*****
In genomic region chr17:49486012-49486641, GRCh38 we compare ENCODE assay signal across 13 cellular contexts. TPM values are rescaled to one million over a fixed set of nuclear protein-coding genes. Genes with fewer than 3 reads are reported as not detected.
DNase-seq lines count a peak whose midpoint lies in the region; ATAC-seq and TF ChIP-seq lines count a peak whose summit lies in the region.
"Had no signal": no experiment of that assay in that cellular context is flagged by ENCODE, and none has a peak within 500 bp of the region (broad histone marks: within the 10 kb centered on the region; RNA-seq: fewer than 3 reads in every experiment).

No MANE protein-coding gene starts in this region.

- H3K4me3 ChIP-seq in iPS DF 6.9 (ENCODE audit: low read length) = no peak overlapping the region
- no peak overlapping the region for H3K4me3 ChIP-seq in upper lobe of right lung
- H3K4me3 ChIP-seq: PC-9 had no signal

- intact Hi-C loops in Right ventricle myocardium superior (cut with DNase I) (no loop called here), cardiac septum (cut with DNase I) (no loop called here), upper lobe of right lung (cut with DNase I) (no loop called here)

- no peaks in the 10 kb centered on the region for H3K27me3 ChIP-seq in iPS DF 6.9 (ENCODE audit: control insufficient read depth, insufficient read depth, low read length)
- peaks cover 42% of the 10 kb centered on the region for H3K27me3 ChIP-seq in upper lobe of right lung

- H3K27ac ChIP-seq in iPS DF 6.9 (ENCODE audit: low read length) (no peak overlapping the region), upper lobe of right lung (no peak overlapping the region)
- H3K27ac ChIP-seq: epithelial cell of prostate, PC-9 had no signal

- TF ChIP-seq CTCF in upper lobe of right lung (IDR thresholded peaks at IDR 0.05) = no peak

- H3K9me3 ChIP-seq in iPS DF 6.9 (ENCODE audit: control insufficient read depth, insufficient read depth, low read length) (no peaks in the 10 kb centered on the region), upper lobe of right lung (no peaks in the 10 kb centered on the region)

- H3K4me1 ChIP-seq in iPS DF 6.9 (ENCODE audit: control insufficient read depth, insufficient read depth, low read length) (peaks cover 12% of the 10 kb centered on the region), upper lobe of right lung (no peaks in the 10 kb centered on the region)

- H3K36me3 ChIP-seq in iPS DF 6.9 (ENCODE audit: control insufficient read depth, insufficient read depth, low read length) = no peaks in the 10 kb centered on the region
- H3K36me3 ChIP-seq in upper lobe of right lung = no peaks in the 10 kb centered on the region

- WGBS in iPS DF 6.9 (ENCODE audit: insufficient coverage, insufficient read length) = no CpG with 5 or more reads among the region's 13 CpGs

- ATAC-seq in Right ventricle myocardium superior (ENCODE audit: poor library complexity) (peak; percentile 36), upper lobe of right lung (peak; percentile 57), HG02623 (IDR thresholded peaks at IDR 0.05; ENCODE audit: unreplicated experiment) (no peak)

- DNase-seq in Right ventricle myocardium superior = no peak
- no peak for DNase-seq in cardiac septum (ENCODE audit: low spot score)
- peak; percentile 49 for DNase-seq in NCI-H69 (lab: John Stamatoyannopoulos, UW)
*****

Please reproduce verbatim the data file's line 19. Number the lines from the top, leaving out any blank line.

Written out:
- ATAC-seq in Right ventricle myocardium superior (ENCODE audit: poor library complexity) (peak; percentile 36), upper lobe of right lung (peak; percentile 57), HG02623 (IDR thresholded peaks at IDR 0.05; ENCODE audit: unreplicated experiment) (no peak)